In return the Royals acquired a AAA catcher of marginal prospect status with some pop.   Now, like everyone else, Luke May has no doubt benefited from playing in Albuquerque (.296/.352/.496), but he also hit .306/.390/.468 in Chattanooga last year.   He is still learning the game behind the plate, having converted from shortstop in 2008, but he gives the Royals another high minor catcher to pair with Manny Pina.   Frankly, both guys have another full year of watching Jason Kendall play every day in the majors to refine their games.

Dayton Moore also added another young arm in Elisaul Pimentel, who has raised his strikeout rate in each of his last three stops in the minors.   I view Pimentel as another guy to put into the ‘second wave of pitchers’ behind the almost unbelievable AA rotation of Montgomery, Duffy, Crow, Dwyer and Lamb.   Pimentel fits in with Melville, Sample and recently acquired Will Smith.    Hey, you really cannot have enough young arms.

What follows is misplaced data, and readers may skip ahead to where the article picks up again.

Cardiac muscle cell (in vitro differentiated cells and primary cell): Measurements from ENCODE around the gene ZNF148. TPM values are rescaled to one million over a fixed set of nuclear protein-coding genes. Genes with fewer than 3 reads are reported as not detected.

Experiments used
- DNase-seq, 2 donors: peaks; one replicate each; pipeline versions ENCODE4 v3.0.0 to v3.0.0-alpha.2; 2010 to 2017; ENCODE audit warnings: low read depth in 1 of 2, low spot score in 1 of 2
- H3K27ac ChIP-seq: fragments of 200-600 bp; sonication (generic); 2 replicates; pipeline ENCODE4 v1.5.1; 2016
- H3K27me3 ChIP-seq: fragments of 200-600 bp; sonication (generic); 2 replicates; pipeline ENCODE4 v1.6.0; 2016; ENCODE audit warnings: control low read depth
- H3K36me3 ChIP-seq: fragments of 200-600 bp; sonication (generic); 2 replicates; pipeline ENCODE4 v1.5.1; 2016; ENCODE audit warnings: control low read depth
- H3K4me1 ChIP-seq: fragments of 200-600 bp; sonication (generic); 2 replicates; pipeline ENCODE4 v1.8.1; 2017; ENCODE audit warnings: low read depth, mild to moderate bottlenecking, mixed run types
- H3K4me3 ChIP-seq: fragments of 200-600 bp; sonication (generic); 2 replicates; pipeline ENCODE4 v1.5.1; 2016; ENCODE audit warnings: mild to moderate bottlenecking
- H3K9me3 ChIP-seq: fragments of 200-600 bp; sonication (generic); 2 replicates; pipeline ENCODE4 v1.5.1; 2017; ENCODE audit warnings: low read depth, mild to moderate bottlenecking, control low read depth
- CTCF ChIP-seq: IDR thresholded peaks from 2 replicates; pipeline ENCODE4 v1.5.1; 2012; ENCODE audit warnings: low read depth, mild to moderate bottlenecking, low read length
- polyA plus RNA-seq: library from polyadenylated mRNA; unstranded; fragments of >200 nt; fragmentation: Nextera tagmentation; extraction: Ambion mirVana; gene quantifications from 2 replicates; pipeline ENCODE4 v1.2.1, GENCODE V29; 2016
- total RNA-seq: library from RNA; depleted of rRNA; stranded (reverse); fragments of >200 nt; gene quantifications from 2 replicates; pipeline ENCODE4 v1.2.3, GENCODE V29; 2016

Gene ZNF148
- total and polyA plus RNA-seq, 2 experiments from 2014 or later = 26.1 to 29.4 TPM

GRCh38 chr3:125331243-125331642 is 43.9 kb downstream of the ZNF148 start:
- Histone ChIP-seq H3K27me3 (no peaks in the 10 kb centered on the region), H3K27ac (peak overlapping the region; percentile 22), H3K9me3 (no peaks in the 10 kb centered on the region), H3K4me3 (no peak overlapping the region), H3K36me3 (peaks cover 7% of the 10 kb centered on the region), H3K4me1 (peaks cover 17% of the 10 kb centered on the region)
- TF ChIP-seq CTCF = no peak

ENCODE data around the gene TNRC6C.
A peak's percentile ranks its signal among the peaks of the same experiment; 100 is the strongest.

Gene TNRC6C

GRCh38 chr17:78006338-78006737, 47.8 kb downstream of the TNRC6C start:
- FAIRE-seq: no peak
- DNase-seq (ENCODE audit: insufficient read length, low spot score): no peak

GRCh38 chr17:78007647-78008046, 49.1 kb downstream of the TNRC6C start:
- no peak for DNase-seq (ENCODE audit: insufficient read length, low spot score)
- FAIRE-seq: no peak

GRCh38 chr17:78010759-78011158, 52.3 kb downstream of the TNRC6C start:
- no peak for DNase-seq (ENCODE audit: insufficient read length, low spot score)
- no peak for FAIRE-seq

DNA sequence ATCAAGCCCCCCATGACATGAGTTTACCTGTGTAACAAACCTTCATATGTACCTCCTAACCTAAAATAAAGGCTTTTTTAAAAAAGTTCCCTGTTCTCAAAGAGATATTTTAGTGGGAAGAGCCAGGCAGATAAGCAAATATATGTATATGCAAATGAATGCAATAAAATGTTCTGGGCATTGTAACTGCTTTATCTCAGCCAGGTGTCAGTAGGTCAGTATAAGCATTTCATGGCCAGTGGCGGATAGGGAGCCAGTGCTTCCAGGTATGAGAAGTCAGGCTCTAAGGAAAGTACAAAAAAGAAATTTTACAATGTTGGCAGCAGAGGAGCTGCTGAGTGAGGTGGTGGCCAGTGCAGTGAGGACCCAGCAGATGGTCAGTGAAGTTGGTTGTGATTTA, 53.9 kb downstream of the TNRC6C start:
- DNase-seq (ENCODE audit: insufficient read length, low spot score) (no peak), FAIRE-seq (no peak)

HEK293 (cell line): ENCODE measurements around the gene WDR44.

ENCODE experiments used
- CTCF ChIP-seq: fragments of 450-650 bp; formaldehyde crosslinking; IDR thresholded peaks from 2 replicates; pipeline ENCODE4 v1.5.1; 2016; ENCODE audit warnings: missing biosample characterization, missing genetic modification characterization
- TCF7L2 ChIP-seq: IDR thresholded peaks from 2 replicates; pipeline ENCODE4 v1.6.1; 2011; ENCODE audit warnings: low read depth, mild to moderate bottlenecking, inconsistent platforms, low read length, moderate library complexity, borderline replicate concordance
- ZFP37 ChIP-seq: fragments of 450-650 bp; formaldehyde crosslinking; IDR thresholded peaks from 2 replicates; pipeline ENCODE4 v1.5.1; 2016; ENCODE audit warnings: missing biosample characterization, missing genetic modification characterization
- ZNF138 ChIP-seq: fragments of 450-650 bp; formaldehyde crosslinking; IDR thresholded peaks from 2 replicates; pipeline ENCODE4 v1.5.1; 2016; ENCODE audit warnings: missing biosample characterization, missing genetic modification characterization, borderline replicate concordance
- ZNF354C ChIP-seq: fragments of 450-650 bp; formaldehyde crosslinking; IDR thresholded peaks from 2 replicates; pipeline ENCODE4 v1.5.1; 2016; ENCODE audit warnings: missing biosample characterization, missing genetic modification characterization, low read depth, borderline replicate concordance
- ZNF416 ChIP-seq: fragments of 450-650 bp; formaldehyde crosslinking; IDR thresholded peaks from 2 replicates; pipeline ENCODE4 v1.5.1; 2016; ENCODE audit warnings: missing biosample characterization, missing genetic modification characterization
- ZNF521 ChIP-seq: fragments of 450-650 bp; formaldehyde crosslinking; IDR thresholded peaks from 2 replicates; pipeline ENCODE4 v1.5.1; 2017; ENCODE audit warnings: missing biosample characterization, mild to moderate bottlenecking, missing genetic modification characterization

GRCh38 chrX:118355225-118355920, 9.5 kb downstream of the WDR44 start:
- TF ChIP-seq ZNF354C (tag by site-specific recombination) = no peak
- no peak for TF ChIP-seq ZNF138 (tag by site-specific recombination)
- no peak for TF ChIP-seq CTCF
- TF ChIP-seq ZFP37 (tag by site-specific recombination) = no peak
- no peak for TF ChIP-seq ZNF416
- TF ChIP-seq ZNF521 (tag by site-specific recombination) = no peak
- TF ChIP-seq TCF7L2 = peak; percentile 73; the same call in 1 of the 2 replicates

Heck, on this feel good Thursday, I have even reconciled myself to the Royals’ apparent move to a 13 man pitching staff in the short term.   While the promotion of Bryan Bullington was at best uninspired and at worst unimaginative, all signs are pointing towards the promotion of reliever Greg Holland (an ACTUAL PROSPECT) to Kansas City.     Holland is a power arm who, after getting a rude welcome to AAA, has been lights out since then.     He was going to have to be protected from the Rule 5 draft this winter, so Holland needed a 40 man roster spot sooner and later.  Plus, as I have been advocating recently, the Royals need to spread out the experience factor of the trio of quality relievers they had in Omaha (Holland, Hardy and Coleman).   Chances are that this 13 man staff is a temporary deal, as the Royals continue to market Kyle Farnsworth and might well have seen about all the need to out of Blake Wood and/or Dusty Hughes.

Further helping the mood today, are the statements in the Kansas City Star and on WHB radio this morning of Dayton Moore indicating that Kila Kaa’ihue’s long awaited promition to and installation in the Royals’ everyday lineup ‘can be expected to happen shortly’.   Hopefully Giants’ GM Brian Sabean will panic that the Dodgers added Podsednik and offer something, anything, for Jose Guillen.   Really, Brian, ANYTHING will do, just offer.

At any rate, it at last just feels like the organization is positioning this team with an eye towards the future.    Another look at Alex Gordon, a first look at Greg Holland and a chance for Kila Kaa’ihue are all a start.  

Now, Mr. Moore, let’s keep the ball rolling.